According to the Kotō Meizukushi Taizen (古刀銘盡大全), published in 1792, Awataguchi Kunimitsu was born in the 2d year of the Ken ́ei era (建永, 1207) and died at the age of thirty-six in the 2d year of the Kangen era (寛元, 1244). Kunimitsu is listed in this manuscript with the first name Tarō (太郎) and with the rank of a shinshi (進⼠), a person that passed certain tests of the Imperial school of civil servants during the Ritsuryō era.
Figure 1. Genealogy of the Awataguchi School's masters. Kotō Meizukushi Taizen, 1792, vol. 2, p. 1/2 and 2/1.
The Kotō Meizukushi Taizen (古刀銘盡大全) and Kokon Meizukushi Taizen (古今銘尽大全) lists Kunimitsu next to Kuniyoshi as a direct line from Norikuni in order accepted to indicate father and son relationship. We don’t know for sure how many smiths borne Kunimitsu’s name have been active within the Awataguchi school and what theirs exact relations were within the lineage. There are a lot of references connecting Awataguchi Kunimitsu to Kenmu era (建武, 1334-1338). Supposedly, Tarō Kunimitsu was Norikuni’s second son but had his own son Tōbei. This would have been possible if Tōbei continued the line of Awataguchi Tarō Kunimitsu as the second generation. The NBTHK Juyo Token #26 could be regarded as kind of proof of Kunimitsu’s second generation existence. This sword is dated “the 10th month of the 3d year of Genkō era (元享, 1321-1324)” and was attributed by NBTHK as shodai Awataguchi Kunimitsu.
Figure 2. Kokon Meizukushi Taizen by Takeya, 1661, vol. 1, p. 2/1.
Summing up all of the above-mentioned information, Awataguchi Kunimitsu’s genealogy should be interpreted somewhat differently than the way he was presented by ancient and some modern specialists:
Awataguchi Kunimitsu, son of Norikuni, Tarō, Sahyōe no Jō
Activity: Jōei (貞永, 1232-1233) - Kenchō (建長, 1249-1256)
Awataguchi Kunimitsu, Tōbei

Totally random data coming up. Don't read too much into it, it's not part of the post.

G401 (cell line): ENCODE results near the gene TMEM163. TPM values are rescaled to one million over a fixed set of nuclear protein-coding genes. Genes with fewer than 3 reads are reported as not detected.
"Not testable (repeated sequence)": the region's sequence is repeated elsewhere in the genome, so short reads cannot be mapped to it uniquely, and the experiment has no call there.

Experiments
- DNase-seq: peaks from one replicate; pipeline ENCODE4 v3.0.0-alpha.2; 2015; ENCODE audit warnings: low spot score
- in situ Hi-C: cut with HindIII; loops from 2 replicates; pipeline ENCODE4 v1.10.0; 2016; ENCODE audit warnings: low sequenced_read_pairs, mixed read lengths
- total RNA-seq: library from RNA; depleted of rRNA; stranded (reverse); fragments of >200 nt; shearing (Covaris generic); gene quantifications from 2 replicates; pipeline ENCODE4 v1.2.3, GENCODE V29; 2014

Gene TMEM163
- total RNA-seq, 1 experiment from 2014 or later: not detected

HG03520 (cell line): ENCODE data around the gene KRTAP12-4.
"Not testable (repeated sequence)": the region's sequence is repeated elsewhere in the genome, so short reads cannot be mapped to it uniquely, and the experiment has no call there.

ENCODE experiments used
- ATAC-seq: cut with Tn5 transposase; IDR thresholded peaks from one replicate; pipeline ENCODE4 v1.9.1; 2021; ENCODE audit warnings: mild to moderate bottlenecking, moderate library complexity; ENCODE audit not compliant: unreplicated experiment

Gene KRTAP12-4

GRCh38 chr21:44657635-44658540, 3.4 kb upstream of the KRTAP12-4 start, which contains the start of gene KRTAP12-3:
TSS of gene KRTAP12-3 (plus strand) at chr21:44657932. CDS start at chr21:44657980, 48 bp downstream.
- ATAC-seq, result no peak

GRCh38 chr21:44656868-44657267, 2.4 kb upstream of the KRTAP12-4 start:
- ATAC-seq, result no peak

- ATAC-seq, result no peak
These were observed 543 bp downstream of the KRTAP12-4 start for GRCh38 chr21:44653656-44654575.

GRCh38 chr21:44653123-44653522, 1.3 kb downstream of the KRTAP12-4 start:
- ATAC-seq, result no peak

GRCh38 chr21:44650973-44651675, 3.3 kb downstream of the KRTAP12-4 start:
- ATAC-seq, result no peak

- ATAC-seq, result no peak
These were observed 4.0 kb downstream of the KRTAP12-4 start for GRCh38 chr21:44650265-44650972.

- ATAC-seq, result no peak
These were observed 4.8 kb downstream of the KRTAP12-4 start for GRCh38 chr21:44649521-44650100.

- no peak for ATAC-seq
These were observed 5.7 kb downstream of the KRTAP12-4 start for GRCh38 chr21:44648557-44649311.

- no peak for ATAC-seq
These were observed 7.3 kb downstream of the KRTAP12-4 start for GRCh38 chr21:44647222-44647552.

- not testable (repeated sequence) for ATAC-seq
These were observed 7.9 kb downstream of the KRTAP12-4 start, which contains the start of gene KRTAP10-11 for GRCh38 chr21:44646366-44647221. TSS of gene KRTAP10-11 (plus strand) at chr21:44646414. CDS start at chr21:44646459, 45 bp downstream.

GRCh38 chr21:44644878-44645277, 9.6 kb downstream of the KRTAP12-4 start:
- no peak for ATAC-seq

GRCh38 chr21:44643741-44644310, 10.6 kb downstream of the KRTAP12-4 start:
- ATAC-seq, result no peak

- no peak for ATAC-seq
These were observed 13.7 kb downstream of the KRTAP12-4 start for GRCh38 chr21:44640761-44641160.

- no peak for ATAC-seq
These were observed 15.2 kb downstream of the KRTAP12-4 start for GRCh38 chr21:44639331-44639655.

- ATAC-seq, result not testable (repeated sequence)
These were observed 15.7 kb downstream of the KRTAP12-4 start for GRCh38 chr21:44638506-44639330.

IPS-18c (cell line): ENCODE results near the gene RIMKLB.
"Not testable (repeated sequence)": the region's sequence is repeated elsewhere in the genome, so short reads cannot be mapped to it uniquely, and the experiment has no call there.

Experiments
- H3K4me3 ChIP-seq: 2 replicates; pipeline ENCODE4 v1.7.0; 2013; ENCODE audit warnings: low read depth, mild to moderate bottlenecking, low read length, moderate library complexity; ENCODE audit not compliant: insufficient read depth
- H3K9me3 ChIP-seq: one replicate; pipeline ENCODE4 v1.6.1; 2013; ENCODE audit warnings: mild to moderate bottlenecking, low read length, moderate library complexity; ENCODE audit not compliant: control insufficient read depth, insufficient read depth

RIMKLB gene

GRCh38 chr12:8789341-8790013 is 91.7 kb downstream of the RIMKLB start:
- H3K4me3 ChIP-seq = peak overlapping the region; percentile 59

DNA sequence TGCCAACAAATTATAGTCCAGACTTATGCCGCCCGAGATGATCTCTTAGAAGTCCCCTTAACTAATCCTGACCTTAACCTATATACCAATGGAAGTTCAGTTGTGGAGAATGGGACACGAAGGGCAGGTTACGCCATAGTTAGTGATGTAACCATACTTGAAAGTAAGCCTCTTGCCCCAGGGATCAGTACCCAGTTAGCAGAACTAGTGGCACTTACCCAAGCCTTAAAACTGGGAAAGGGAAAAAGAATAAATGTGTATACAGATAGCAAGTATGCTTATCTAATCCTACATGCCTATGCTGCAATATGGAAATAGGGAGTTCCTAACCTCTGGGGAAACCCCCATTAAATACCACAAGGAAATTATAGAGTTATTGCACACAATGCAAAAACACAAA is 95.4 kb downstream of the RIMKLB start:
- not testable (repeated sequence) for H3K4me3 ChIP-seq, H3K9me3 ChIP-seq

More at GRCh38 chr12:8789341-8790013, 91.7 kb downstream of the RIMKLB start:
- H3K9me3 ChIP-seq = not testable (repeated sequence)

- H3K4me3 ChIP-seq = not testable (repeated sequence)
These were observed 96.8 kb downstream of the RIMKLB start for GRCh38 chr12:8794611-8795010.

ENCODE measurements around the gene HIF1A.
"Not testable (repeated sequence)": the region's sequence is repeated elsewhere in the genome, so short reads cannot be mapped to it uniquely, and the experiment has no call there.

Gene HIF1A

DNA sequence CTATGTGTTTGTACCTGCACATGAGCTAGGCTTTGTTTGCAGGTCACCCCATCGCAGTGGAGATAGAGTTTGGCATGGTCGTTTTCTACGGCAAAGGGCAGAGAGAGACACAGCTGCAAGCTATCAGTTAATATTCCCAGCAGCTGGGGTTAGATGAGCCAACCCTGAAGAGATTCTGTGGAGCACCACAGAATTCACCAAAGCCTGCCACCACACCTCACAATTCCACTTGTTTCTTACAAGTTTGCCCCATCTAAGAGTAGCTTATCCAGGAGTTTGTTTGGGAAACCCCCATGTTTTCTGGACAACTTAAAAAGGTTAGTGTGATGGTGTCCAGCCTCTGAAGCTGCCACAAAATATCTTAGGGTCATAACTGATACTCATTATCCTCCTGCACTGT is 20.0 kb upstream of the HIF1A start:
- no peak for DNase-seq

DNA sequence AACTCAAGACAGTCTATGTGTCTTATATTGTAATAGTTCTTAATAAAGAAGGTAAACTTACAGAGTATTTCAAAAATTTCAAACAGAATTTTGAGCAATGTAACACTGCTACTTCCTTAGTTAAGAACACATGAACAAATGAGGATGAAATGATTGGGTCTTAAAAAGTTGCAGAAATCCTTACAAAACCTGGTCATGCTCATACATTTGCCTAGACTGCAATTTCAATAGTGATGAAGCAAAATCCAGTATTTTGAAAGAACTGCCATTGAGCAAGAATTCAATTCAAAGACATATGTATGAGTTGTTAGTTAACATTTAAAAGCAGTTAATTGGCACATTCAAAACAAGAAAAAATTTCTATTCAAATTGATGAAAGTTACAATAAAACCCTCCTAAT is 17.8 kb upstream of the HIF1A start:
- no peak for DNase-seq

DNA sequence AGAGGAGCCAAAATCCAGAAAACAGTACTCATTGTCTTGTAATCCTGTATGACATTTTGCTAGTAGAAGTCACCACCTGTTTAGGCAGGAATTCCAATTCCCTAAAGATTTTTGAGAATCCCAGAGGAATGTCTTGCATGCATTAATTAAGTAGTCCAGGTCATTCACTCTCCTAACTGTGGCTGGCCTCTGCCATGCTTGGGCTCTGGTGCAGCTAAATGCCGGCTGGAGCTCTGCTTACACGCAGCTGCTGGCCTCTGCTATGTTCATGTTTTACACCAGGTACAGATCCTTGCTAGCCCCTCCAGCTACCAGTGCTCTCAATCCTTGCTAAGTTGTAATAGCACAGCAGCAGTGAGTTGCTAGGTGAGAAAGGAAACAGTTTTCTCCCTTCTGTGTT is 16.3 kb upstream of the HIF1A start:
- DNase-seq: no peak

Activity: Kōan (弘安, 1278-1288) - Shōō (正応, 1288-1293)
Awataguchi Kunimitsu, Sahyōe no Jō, Fujiwara
Activity: Shōwa (正和, 1312-1317) - Kenmu (建武, 1334-1338)
According to the Fujishiro Yoshio (藤代義雄) rating, Awataguchi Kunimitsu’s works occupy the jōjō-saku (上々作—a very high level of skill) level. As of today, only 9 swords are known (Jūyō and above) to be Kunimitsu’s work. Of all his works known to us, 2 swords have Jūyō Bunkazai status (two niji-mei signed tachi); 1 non-certificated ken and 6 are Jūyō Tōken (including nidai one).
Awataguchi Kunimitsu’s works have the following distinguishing features
(concerning to so-called 1st generation):
Sugata: The tachi sugata is slender and elegant with a rather shallow sori and the shinogi is high.
Jitetsu: The extremely dense and finely forged masame with ji-nie sometime in combination with a nashiji or nashiji-like hada. The colour of the refined steel is blackish but with a blue hue on top of it.
Hamon: The hamon is a noticeably narrow hoso-suguha-based hamon with very fine and beautiful nie.
Bōshi : The relatively wide kaeri.
Nakago: The niji-mei is executed in cursive script, he frequently struck naga-mei Awataguchi Sahyōe no Jō Kunimitsu (粟田口左兵衛尉国光).
Horimono: There are suken, gomabashi and hi.